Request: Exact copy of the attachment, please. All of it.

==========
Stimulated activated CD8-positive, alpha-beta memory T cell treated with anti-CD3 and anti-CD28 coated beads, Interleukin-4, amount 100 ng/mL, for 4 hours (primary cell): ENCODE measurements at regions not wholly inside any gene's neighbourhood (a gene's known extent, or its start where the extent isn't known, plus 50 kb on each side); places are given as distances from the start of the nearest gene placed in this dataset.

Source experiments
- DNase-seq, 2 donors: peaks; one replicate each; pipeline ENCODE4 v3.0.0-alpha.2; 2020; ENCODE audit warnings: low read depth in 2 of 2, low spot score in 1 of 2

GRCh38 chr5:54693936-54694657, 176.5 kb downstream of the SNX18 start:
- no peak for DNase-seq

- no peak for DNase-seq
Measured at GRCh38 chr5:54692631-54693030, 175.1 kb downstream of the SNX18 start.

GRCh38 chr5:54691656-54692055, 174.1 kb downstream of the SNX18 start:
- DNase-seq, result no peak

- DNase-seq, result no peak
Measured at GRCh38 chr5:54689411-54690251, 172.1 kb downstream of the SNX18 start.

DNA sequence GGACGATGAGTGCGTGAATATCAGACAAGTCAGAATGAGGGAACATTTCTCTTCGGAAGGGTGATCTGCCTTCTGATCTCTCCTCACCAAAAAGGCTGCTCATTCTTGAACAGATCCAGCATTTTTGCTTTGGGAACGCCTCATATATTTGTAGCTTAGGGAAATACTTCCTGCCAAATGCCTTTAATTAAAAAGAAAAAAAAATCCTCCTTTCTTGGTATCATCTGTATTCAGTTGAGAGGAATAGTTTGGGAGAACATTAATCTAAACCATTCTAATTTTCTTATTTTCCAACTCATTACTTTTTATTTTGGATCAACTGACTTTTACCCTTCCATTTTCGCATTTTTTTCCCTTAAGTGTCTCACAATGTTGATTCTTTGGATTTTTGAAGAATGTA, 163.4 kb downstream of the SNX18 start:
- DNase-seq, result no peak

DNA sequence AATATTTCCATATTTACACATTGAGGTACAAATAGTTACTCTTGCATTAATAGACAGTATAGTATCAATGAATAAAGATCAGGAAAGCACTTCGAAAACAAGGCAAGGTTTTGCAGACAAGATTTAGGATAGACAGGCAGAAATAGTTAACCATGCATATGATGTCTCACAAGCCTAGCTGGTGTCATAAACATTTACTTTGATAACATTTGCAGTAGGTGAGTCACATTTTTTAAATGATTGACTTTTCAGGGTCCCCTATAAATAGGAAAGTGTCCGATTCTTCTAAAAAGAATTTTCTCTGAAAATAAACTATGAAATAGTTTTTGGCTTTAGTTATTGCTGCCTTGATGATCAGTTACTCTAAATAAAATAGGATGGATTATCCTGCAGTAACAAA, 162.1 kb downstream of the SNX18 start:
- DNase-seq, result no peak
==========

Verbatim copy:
Stimulated activated CD8-positive, alpha-beta memory T cell treated with anti-CD3 and anti-CD28 coated beads, Interleukin-4, amount 100 ng/mL, for 4 hours (primary cell): ENCODE measurements at regions not wholly inside any gene's neighbourhood (a gene's known extent, or its start where the extent isn't known, plus 50 kb on each side); places are given as distances from the start of the nearest gene placed in this dataset.

Source experiments
- DNase-seq, 2 donors: peaks; one replicate each; pipeline ENCODE4 v3.0.0-alpha.2; 2020; ENCODE audit warnings: low read depth in 2 of 2, low spot score in 1 of 2

GRCh38 chr5:54693936-54694657, 176.5 kb downstream of the SNX18 start:
- no peak for DNase-seq

- no peak for DNase-seq
Measured at GRCh38 chr5:54692631-54693030, 175.1 kb downstream of the SNX18 start.

GRCh38 chr5:54691656-54692055, 174.1 kb downstream of the SNX18 start:
- DNase-seq, result no peak

- DNase-seq, result no peak
Measured at GRCh38 chr5:54689411-54690251, 172.1 kb downstream of the SNX18 start.

DNA sequence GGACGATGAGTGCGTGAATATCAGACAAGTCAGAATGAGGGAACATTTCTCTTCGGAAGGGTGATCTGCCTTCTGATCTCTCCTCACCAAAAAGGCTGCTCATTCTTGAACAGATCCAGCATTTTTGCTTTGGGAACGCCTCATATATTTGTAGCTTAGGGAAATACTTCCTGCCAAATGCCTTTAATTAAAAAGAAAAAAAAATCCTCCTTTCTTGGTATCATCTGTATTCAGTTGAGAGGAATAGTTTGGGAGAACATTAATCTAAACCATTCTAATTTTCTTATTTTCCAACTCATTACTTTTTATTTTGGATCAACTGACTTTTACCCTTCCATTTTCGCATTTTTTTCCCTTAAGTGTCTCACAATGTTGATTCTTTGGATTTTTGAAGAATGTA, 163.4 kb downstream of the SNX18 start:
- DNase-seq, result no peak

DNA sequence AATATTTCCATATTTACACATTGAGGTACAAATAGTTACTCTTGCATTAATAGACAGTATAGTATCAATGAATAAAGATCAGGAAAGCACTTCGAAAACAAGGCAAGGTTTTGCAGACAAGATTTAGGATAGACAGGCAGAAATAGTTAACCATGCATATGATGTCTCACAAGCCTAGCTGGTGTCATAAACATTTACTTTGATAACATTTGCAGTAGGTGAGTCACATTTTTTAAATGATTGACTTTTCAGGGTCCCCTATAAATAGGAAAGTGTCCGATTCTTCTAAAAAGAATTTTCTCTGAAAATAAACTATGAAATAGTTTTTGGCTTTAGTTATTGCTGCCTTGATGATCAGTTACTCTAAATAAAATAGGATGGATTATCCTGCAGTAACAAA, 162.1 kb downstream of the SNX18 start:
- DNase-seq, result no peak